Perhaps he even quoted this precedent at the meeting of the Privy Council when the warrant for Marlowe’s arrest was dispatched, proposing it was high time that their lordships too the matter seriously and decided to apply such ‘grave judicial medicines’ to these free-thinkers that were spreading their ideas in the realm.


In the heightened atmosphere of the witch-hunt of this period a particularly unpleasant individual came into his own province of power at the cruel persecutor of the Roman Catholics, the notorious Richard Topcliffe, whose name appears in the special commission against the Jesuits issued by the Privy Council on 26th March 1593. We note this date. Because the frequent use of the rack in the Tower was noticed and aroused indignant comment, being held odious by the population, Topcliffe was granted authority to torture priests in his own house. He boasted that he had a rack made to his own design ‘compared with which the common racks in use were child’s play’. His diabolical treatment of the saintly Jesuit priest, Robert Southwell, would be incredible if it were not confirmed in Topcliffe’s own handwriting. Southwell was arrested in 1592 and eventually executed in 1595. His writings in poetry and prose on sacred themes were illicitly published and widely read. Gabriel Harvey praised them as ‘elegant and pathetical’, and Ben Jonson was among his most ardent admirers.


This was the atmosphere of the 1590’s in which Marlowe was hunted. Topcliffe has been described as ‘a monster of iniquity’. Baines was in the same profession, and both men obtained confessions under torture to gain the ‘evidence’ they needed. Such men are not disposed to be nice about whether it represented the truth or not, and Kocher’s view, that Baines was far too decent a chap to have insinuated matter into Marlowe’s indictment unless he really had said these things, is naïve.


In the Star Chamber Archbishop Whitgift would have precedence over Lord Burghley. It is difficult, if not impossible, to draw a clear distinction between the overlapping duties of the Privy Council and the Star Chamber Court. The Privy Councillors wearing their Star Chamber ‘hats’ did not all sit at the same session, but probably took turns in these duties. The Star Chamber Court was located in the outer quadrangle of the Palace of Westminster, and was doubtless so-named because ‘all the roof thereof was decked with images and stares gilded’. Its sessions were from nine o’clock until eleven every morning during the law terms on Wednesdays and Fridays’ and the officers permanently in charge there were the clerk, three attorneys and an examiner. It employed its own pursuivants or messengers, who were sergeants-at-arms, to deliver warrants and apprehend malefactors.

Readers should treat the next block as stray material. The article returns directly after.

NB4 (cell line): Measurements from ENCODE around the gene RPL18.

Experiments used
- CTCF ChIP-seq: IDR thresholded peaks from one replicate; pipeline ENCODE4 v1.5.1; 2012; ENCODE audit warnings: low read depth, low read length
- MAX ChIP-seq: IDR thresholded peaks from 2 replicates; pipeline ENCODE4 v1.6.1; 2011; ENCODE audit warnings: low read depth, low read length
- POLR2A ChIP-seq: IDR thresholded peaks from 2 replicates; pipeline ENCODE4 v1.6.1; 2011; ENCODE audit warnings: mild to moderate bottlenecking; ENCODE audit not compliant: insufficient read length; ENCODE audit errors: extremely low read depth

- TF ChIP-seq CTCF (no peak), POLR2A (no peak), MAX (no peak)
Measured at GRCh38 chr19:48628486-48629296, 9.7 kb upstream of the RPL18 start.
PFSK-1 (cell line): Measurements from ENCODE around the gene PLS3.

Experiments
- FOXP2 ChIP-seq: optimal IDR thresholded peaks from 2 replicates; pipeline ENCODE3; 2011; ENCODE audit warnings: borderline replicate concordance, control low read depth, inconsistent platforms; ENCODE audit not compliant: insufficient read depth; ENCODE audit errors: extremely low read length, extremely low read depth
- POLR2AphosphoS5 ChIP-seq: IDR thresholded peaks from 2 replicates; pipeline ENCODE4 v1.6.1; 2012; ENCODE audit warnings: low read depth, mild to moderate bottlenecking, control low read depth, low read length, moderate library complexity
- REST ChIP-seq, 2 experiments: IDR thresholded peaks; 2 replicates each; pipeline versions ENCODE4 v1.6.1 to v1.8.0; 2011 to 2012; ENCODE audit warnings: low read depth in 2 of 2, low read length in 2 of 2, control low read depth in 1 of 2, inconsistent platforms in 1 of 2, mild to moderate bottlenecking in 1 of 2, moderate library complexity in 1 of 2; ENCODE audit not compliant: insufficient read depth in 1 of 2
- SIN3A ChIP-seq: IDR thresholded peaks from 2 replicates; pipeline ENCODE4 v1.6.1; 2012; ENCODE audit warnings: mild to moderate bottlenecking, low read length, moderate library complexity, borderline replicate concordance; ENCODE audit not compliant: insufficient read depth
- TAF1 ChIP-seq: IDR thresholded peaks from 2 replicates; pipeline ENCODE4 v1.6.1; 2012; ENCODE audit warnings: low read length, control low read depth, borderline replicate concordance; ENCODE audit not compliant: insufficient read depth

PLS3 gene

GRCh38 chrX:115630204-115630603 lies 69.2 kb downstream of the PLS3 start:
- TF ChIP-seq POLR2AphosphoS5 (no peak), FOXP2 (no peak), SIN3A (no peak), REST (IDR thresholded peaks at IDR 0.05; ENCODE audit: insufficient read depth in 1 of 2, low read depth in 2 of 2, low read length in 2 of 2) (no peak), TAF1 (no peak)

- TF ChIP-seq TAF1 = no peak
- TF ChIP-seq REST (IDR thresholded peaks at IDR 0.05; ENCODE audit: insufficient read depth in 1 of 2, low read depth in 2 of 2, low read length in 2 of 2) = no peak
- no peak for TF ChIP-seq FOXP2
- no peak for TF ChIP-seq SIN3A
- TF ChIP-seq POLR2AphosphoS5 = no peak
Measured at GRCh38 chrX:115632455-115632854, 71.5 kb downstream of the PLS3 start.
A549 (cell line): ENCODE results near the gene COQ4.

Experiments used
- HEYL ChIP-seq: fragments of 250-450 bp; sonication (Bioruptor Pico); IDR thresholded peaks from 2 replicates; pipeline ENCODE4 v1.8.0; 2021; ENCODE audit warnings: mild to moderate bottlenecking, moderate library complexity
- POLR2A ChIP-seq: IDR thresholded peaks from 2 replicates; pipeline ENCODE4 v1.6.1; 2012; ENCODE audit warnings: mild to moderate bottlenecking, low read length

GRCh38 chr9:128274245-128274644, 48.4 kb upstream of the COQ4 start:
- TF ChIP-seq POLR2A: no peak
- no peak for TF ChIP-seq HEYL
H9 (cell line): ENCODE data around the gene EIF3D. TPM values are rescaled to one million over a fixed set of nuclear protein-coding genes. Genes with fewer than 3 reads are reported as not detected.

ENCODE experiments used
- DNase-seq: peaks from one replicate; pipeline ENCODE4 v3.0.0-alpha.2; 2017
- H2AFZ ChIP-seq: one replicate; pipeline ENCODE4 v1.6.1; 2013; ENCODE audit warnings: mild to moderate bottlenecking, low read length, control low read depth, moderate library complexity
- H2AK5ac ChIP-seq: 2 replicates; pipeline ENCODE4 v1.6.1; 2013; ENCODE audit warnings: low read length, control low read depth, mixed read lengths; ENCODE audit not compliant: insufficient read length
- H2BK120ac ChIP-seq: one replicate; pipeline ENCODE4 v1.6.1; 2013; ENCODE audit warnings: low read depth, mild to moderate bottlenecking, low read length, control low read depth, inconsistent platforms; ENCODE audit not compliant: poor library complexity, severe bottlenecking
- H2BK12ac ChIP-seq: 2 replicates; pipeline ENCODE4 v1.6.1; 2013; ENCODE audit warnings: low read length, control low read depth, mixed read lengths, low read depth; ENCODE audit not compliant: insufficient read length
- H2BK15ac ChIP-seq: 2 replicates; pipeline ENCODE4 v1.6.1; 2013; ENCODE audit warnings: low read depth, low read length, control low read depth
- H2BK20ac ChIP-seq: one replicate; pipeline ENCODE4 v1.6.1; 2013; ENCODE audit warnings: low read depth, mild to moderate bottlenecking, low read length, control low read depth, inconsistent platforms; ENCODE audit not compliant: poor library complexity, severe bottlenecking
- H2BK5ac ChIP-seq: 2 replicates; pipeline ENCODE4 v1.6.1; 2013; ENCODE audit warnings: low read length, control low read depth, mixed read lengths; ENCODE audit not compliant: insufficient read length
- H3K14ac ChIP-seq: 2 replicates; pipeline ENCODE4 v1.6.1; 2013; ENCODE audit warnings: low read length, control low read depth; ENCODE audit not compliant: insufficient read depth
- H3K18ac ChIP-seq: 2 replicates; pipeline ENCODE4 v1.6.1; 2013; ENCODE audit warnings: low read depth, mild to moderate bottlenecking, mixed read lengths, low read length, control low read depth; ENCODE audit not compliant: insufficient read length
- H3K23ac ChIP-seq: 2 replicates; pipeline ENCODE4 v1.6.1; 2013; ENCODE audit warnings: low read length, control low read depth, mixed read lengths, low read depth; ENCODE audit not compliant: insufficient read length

Henry Maunder, who was sent to arrest Marlowe, is designated ‘one of the messengers of her Majesty’s Chamber’ on the warrant dated 18th May, which was a Friday during the law term when the Star Chamber would have been in session, so that he would be one of their sergeants-at-arms. As Marlowe did not answer the summons until 20th May, which was a Sunday, he probably rode the fifteen miles from Chislehurst to the Queen’s Court, then at Nonesuch, where the Privy Council would also be present to attend on the Queen’s person. The record of Marlowe’s appearance before their lordships is accordingly found in the Acts of the Privy Council”


‘This day Christofer Marley of London gentleman, being sent for by warrant from their Lordships, hath entered his appearance accordingly for his Indemnity therein, and is commaunded to give his daily attendaunce on their Lordships until he shal be licensed to the contrary.’


The absence of any threat in the wording of this entry does not indicate, as Bakeless assumed, that there was no intention to proceed against him. It rather indicates that Marlowe was well known to their lordships, who allowed him his freedom while investigating the charge against him. Those who saw him when he was delivered under arrest are not likely to have been the full Privy Council, for it was a Sunday. It may have been only Lord Burghley himself with one or two others present at Court. The Privy Council record does not name the member or members who presided.


Thomas Walsingham and Marlowe were familiar with the methods employed and they could have been under no illusion that his bail meant that he was safe. There would have been days of fearful apprehensive waiting during which their desperate plans were laid. When Baines’ Note was finally completed its delivery was somehow delayed or intercepted, as is evident from the curious alteration of the dates on the official copy, which were almost certainly not made by the same hand that made the deletions of the items already discussed, for the purpose behind the deletions in the text and the alteration of the dates is quite different. This interceptor, as I shall call him, was most probably Thomas Walsingham or someone who was acting for him. He would have noted the virulence of the contents so that whatever escape plans had been formulated had to be urgently expedited, for there would have been only one outcome from such an indictment.